The AspECT trial published results suggesting that esomeprazole (a proton-pump inhibitor) and aspirin, especially in combination, improved outcomes in patients with Barrett’s oesophagus. (Jankowski et al, Jul 2018)

5. Cervical cancer control

Research published over the last year suggest elimination of cervical cancer is achievable.

    • Surveillance results from the National HPV Immunisation Programme in England report a decrease in prevalence of HPV infection over time since the start of the programme among 16-24 year old women; (Mesher et al, Jun 2018). Read more on our blog.
    • Surveillance of vaccinated women born in 1995 and 1996 in Scotland showed an 89% reduction (95% confidence interval 81% to 94%) in prevalent cervical intraepithelial neoplasia (CIN) grade 3 or worse disease compared to unvaccinated women born in 1988. (Palmer et al, Mar 2019).
    • Data modelling study suggests the impact of HPV vaccination and cervical screening makes elimination of cervical cancer achievable by the end of the century in 181 countries; (Simms et al, Feb 2019). Our thoughts on this here.
    • Evaluation of routine primary HPV screening, in England, confirmed increased detection of high-grade precancerous disease and cervical cancer, compared with liquid based cytology; (Rebolj et al, Feb 2019). Read more on our blog.

6. Smoking cessation

In a randomised controlled trial, E-cigarettes were more effective for smoking cessation than nicotine-replacement therapy; (Hajek et al, Feb 2019). Read more on our blog.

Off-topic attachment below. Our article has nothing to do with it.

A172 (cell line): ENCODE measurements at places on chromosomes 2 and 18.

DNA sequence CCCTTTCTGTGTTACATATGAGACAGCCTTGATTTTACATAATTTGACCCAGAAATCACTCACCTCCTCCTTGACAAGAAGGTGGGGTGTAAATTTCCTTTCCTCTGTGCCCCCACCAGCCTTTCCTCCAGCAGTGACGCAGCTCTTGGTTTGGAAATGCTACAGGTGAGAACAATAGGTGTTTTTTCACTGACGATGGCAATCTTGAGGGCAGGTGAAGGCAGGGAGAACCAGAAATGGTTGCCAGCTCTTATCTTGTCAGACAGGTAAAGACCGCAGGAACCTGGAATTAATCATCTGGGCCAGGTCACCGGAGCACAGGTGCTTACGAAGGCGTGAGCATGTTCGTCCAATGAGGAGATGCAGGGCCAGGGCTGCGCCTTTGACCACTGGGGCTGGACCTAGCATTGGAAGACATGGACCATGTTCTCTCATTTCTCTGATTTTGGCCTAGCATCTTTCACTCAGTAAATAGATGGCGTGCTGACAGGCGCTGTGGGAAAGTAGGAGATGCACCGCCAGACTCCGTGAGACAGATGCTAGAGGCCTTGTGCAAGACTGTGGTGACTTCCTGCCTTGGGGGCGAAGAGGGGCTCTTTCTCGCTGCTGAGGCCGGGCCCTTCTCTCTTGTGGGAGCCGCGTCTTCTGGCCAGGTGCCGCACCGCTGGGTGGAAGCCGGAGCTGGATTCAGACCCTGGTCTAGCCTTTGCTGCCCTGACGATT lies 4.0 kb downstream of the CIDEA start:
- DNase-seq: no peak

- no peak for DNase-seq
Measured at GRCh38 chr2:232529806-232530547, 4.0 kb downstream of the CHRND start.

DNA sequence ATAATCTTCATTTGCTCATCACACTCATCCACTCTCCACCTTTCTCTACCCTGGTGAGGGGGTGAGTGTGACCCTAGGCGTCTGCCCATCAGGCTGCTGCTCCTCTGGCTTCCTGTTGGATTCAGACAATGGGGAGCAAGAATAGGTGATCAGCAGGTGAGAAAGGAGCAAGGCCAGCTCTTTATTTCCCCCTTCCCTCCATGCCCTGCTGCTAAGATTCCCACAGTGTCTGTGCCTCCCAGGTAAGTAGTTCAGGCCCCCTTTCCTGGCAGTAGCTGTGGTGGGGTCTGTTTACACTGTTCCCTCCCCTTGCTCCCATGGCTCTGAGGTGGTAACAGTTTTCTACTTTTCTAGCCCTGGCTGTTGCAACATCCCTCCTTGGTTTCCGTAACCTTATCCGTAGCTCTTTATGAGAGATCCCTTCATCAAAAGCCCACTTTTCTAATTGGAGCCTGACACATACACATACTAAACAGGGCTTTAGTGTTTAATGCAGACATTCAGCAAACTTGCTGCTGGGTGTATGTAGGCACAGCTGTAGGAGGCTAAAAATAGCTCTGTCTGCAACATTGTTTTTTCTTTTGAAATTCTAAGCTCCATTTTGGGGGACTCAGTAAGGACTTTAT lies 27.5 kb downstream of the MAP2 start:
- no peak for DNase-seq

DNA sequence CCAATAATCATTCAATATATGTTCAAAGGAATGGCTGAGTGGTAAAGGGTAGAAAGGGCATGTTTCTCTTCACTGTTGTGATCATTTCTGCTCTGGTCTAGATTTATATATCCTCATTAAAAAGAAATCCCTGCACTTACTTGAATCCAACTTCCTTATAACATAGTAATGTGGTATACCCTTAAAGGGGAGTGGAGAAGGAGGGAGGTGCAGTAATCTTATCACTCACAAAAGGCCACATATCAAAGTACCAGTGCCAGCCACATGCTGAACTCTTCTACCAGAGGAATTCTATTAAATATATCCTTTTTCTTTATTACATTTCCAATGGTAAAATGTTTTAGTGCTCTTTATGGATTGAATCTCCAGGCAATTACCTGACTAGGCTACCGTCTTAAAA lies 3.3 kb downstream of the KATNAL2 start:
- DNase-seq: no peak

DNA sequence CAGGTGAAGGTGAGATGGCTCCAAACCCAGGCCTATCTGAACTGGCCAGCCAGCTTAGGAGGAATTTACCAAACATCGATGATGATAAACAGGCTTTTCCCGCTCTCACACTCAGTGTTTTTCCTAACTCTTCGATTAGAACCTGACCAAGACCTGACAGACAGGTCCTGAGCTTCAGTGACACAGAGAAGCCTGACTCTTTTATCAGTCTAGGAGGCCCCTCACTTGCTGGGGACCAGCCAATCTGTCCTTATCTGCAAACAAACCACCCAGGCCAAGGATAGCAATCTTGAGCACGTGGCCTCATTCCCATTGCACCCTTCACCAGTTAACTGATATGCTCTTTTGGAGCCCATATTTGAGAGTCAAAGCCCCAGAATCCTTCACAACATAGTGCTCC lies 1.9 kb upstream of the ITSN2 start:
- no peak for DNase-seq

7. Lung screening

Results of the NELSON trial were announced at ASCO in October 2018. Read more on our blog. Community based ‘Lung Health Check’ screening resulted in high rates of early stage lung cancer detection with minimisation of harms. (Crosbie, et al March 2019)

8. Artificial intelligence

Could this be the future? Researchers found that the average diagnostic performance (for melanoma detection) of 58 dermatologists was inferior to a deep learning convolutional neural networks (CNN). (Haenssle et al, Aug 2018)

9. Alcohol as a risk factor for cancer

A systematic analysis of alcohol use in 195 countries found that the risk of all-cause mortality, and of cancers specifically, rises with increasing levels of alcohol consumption, and the level of consumption that minimises health loss is zero.  (Global Burden of Disease Study 2016 Alcohol Collaborators, Sep 2018).

Sir David Spiegelhalter was not impressed! To quote: “But claiming there is no ‘safe’ level does not seem an argument for abstention. There is no safe level of driving, but government do not recommend that people avoid driving.”

10. Analytic choices influence research results

Although not directly related to cancer prevention, this is a must read for researchers. A study involving 29 teams used the same data-set to address the same research questions. Surprisingly the teams produced a wide variety of results, leading author to conclude that significant variation in the results of analyses of complex data may be difficult to avoid. (Silberzahn et al, Aug 2018).  Commentary in blogs by Mad in America and The Health Care Blog.